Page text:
lthough JOHN CLARKSON only pitched for 12 seasons, he complied statistics that would compare to a modern day pitcher with a twenty-three-year career. He won 328 games and lost only 178, finishing his career with a 2.81 Earned Run Average. He would pitch through three distance changes, two pitching delivery changes and two starting position changes. When he retired in 1894 he was the winningest pitcher in National League history.
John Gibson Clarkson debuted May 2, 1882, with the Worchester Ruby Legs. He would return to the National League with the Chicago White Stockings in 1884, and play four seasons for the club. In 1885, his first year as a regular, he would have one of two remarkable seasons. He led the league in wins with 53 (second most in NL history); innings pitched with 623 and strikeouts with 308 and helped the White Stockings to the pennant. Chicago and the St. Louis Browns of the American Association would end the season playing to a 3–3–1 “World Series” tie. On July 27, he pitched the only no-hitter of his career with a 4-0 win over the Providence Grays.
The two teams met again in the season ending 1886 championship series. With the Browns leading 3–2 in the best-of-seven series, Clarkson started his fourth game in six days. He held a 3–0 lead, but in the bottom of the eighth inning the Browns tied the game. Browns centerfielder Curt Welch singled to lead off the bottom of the tenth. It was only the fourth hit off Clarkson that day. Welch moved to third base on an infield hit and was sacrificed to third. Welch along with third base coach Arlie Latham, who was also a player, proceeded to distract Clarkson by heckling him and Welch made feigns as if hew was going to steal home. A Clarkson pitch got away from him and catcher “King” Kelly and Welch raced home with the series-winning run. It would be the only time the American Association would win the championship.
Clarkson was sold to the Boston Beaneaters for $10,000 in 1887. The previous year Boston had paid $10,000 for Chicago batting champion "King" Kelly. In 1889, Clarkson had perhaps the most dominant season by a pitcher in baseball history. He led the league in wins with 49, 11 more than the second place finisher. He pitched 620 innings which was 200 innings more than the runner-up. He completed 68 games, 22 more than the next pitcher and had eight shutouts, 4 more than runner-up. He would also lead the league in strikeouts, earned run average, lowest on-base percentage and winning percentage. He became only the fourth pitcher to win what is now considered the pitcher’s Triple Crown, the leader in wins, ERA and strikeouts. Even with Clarkson’s monumental accomplishments and with Charles “Old Hoss” Radbourn as their second pitcher who also won 20 games, the Beaneaters fell one game short of the pennant.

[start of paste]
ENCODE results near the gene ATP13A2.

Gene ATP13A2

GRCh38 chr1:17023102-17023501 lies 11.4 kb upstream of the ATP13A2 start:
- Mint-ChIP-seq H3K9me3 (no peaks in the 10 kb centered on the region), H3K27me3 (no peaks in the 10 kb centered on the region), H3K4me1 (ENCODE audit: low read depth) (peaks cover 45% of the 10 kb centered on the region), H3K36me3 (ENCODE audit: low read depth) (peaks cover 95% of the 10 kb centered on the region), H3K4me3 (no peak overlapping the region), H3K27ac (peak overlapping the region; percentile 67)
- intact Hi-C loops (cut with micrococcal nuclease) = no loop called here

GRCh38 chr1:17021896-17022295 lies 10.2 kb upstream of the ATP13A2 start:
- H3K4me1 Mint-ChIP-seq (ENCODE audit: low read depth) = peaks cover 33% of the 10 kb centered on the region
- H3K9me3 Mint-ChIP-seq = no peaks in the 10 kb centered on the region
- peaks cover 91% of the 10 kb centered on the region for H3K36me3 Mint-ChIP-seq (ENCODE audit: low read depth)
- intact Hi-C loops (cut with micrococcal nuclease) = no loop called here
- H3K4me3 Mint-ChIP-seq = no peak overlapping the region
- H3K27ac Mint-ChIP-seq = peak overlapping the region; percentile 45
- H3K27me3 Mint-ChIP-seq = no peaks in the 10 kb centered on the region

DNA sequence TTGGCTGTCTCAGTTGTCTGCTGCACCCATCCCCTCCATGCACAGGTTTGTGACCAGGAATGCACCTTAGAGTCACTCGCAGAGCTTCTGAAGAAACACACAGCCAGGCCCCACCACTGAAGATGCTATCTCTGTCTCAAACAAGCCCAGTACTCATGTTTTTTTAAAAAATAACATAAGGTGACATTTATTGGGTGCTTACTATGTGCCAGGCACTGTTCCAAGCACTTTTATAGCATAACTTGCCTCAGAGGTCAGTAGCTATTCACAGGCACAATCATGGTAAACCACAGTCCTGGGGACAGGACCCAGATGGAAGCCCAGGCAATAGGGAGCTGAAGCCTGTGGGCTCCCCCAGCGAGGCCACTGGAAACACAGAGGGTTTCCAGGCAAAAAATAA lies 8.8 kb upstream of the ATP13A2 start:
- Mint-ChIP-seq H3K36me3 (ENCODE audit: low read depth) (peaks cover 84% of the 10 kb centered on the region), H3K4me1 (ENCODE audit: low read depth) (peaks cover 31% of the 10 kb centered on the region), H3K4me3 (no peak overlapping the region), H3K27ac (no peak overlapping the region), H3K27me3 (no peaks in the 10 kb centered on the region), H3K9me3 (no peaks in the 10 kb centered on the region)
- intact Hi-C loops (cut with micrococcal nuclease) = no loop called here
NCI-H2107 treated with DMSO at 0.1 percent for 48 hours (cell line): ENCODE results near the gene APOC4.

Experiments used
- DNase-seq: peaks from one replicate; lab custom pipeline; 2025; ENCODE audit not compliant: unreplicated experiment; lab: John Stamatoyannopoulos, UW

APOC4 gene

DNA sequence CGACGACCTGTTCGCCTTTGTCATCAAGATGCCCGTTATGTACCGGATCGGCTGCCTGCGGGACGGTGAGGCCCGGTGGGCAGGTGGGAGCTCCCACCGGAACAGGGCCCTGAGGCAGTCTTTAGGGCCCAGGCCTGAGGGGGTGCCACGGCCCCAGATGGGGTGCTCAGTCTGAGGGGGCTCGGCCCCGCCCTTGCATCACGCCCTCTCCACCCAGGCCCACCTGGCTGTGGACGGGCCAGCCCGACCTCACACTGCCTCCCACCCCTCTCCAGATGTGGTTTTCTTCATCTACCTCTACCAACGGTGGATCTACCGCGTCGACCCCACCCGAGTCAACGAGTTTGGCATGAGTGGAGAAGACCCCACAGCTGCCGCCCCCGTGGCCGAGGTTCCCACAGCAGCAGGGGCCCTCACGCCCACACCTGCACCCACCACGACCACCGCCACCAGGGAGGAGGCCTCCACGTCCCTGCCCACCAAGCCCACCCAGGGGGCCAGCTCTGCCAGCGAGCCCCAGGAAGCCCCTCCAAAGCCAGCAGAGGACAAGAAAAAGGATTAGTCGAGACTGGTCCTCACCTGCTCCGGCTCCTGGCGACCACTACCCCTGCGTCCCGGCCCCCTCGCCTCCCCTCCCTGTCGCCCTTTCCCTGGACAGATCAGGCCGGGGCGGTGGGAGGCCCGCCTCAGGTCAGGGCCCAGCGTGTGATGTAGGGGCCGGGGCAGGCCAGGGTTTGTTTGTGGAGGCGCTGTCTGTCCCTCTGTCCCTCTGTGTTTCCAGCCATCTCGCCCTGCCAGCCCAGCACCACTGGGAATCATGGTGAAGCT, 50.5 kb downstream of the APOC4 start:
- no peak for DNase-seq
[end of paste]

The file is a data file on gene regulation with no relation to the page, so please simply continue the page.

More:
When the National League absorbed four American Association teams in 1891 it was decided that the 1892 season would be a “split” season. The wining team of the first half would meet the winning team of the second half for the championship series. After 16 starts and a 8–6 record with Boston, Clarkson was traded to the Cleveland Spiders and joined a pitching staff that included Cy Young. After finishing fourth in the first half of the season, Cleveland would win the second half and meet Boston in the season ending series. Boston would win the series 5–0–1.
Beginning in 1893, the pitching distance from home was increased for the third time in Clarkson’s career, to 60 feet 6 inches. Perhaps due to the numerous amount of innings he had pitched over the years, Clarkson had problems adjusting Although he did manage to pitch 295 innings and win 16 games that season, his batters-walked to batters-struck-out ratio, and number of hits allowed had increased significantly. In 1894, he would appear in only 22 games.
In twelve seasons Clarkson would pitch 4536.1 innings. He would pitch over 600 innings in a season twice and average 378 innings pitched per year. Of the 518 games he started he managed to finish all except 33 games. He also hit 24 home runs.
Armed with a variety of curveballs delivered from different arm angles and an uncanny ability to locate a hitter's weakness, Clarkson was a finesse pitcher who relied on his wits, rather than a blazing fastball. Tragically, it was his mind that eventually betrayed him. In 1906, while living in retirement in Michigan, Clarkson suffered a breakdown, was declared insane, and spent much of the remainder of his life in mental hospitals. He died in 1909 at the age of 47 from complications stemming from pneumonia.
Arguably, the greatest pitcher of the 19th century, Total Baseball ranks Clarkson as the fourth best pitcher of all time behind Hall of Famers Cy Young, Christy Matthewson and Lefty Grove. His 328 wins rank him 10th in baseball history, an amazing feat when one considers that his career lasted only 12 seasons.
In 1963, fifty-four years after his death in February of 1909, the Veteran’s Committee elected John Clarkson to the Baseball Hall of Fame.